Or, saddest of all, your can hold on to it for ages. You are still what you were, in your own back alley, while others build a new world just outside your borders, a world which continues to expand and accrete and compound without your knowledge until, a decade or so later, you are still holding on to your tiny speck of importance and your outdated code, neither of which has any relevance on this new environment.

That's Mr. Six. He was a gangster, used to settling problems with his code of honor and stern talking-tos and the inevitable back-alley fight. When his erratic son disappears, Mr. Six and his tools are inadequate to deal with the brave new world of impossibly rich kleptocrats and their well-insulated princelings. Too proud to ask for help, just sticking to what is exactly within his means or what he is owed, he tries. He brings along his band of old timers, small enough to fit around a tiny back-alley restaurant table and, like the restaurant, colorful, noisy and unpolished.

Nostalgia and its core cast, though, is most of what Mr. Six has going for it. Your enjoyment of the movie will depend on how much you get out of those two. The veterans need to face off against wooden young models and clunky camera angles. They convince you to stick around for a script that meanders before turning cloying, that backpedals from a brief critical look at its central character to lionize him, that abandons the personal scale for flash.

They almost carry the day.

#mrsix #china

Poster for Bad Guys

Am I done watching this one?

I think I'm done watching this one.

Bad Guys' pitch must have been “imagine the A-Team... but they're all evil!”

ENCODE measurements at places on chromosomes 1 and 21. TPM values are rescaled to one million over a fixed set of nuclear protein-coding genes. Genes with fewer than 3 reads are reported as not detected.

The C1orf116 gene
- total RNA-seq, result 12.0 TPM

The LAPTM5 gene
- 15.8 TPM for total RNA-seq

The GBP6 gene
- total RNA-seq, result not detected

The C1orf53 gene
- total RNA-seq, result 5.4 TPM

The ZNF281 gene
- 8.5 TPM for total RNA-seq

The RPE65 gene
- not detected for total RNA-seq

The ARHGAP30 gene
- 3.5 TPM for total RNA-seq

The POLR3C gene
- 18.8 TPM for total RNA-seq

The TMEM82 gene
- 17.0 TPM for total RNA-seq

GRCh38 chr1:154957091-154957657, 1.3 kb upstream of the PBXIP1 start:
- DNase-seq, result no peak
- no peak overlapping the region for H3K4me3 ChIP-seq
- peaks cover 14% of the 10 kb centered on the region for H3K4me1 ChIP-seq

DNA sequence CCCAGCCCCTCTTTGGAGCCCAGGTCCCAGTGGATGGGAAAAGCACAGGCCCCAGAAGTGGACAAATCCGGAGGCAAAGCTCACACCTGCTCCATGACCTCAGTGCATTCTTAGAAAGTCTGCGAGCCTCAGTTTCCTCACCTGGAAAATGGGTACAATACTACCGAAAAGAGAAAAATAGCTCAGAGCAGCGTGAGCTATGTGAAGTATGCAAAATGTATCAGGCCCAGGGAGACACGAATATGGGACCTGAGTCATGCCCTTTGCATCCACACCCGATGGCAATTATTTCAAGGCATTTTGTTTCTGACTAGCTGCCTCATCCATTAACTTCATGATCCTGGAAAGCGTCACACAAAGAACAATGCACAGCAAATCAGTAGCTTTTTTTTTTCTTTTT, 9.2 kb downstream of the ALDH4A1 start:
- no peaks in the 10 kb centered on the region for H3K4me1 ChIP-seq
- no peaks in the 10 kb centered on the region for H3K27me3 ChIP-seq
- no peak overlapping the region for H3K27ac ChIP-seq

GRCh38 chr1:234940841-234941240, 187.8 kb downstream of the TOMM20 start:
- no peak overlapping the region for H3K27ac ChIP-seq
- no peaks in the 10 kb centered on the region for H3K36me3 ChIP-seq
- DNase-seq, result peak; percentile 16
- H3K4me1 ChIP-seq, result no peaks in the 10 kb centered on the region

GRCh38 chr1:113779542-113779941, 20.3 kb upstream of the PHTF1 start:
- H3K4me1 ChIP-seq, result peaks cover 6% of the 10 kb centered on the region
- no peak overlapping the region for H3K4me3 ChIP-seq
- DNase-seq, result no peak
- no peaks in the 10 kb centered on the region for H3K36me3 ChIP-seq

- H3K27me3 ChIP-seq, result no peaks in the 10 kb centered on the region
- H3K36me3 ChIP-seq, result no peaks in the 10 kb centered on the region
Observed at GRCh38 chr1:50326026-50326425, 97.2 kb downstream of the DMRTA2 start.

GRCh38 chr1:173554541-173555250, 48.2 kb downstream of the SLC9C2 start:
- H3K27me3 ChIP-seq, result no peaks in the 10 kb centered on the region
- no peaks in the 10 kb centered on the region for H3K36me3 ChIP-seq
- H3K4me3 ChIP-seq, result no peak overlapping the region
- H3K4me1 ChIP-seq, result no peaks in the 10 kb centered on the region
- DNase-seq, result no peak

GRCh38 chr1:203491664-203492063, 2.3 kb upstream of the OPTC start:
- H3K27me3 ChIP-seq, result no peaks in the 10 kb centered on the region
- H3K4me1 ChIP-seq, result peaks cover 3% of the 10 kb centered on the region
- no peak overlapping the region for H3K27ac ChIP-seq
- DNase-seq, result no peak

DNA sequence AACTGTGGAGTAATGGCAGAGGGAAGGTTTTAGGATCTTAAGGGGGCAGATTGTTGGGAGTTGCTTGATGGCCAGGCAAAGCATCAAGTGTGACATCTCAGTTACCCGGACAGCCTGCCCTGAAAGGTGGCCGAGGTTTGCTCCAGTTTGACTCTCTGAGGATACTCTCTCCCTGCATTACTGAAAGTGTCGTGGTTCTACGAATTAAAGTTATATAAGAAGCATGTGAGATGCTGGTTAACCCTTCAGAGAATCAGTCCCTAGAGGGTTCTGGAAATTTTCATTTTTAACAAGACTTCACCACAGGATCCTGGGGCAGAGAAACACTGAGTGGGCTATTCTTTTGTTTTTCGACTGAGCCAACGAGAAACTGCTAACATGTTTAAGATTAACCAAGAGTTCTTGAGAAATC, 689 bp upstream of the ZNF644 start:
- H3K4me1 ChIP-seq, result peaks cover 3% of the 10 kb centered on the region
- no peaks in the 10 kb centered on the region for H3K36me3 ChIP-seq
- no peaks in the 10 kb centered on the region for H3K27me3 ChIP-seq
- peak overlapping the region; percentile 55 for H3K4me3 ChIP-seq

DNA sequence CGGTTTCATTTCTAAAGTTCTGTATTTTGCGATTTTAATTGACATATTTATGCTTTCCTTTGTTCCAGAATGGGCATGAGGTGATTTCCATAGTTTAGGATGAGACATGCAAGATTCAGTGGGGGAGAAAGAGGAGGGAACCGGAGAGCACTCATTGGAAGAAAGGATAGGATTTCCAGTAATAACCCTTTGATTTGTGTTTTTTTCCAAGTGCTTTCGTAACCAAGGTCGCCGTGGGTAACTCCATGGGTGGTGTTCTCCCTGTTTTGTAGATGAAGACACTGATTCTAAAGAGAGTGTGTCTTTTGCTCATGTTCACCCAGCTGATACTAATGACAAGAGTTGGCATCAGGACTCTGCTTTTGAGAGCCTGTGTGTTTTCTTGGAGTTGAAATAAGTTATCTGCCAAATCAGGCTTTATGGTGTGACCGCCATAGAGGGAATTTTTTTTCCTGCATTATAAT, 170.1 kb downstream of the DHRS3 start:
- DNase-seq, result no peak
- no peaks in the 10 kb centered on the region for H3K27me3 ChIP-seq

(Cue Korean drama executive pissing his pants)

A cop gets killed in Seoul, chasing after a serial killer. On his own, for some reason, with just a camera-man following. Suicidal tendencies notwithstanding, he's not a random cop but a Big Shot's son, so this time someone does something. Big Shot asks Hard-Drinking Loose-Canon Cop to put together a team to deal with crime. The cops are too rigid-minded for criminals, so Loose-Canon hand-picks a bunch of criminals. They're supposed to compete with each other – whoever solves a crime or saves a victim first, gets time off his sentence.

They are:

  • A cute serial killer who could be in a boy band (and probably is), doesn't remember any of his murders (so he might be innocent!) and is also a young genius with a handful of PhDs (aren't they all?);
  • A handsome assassin (who could have been in a boy band), whose methods and victims are unknown (I guess we take his word for the whole “being a hitman” thing), who's never made a single mistake (how would you know if you don't know his victims or methods?), but who gave himself up for no obvious reason (a woman, duh);
  • The tough-guy mobster who took over Seoul in a blink, got caught, took over prison, and is obviously the class-clown actor auditioning for straight-man roles with better material.

Oh, and there's a token woman too, as a the straight-laced, stiff-necked official trying to keep them in line.

But wait, it's not that simple! Pretty boy might not be a killer at all! Assassin model has a heart of gold! Mobster... mobster... might be the only part worth salvaging!

The crimes they deal with are a teenager's idea of what would be both shocking and totally rad: they not only make no plot sense but might be physically impossible (a villain chops a body into 356 pieces with a knife). There is so much plastic surgery that if I blink while watching it, my ears smart. The soundtrack is perfunctory “cool guys doing cool stuff”. The only thing more bombastic than the dialogue is the camera work.

I lasted three episodes. On my defense, I was trying to get my ear re-accustomed to Korean. And I was drinking.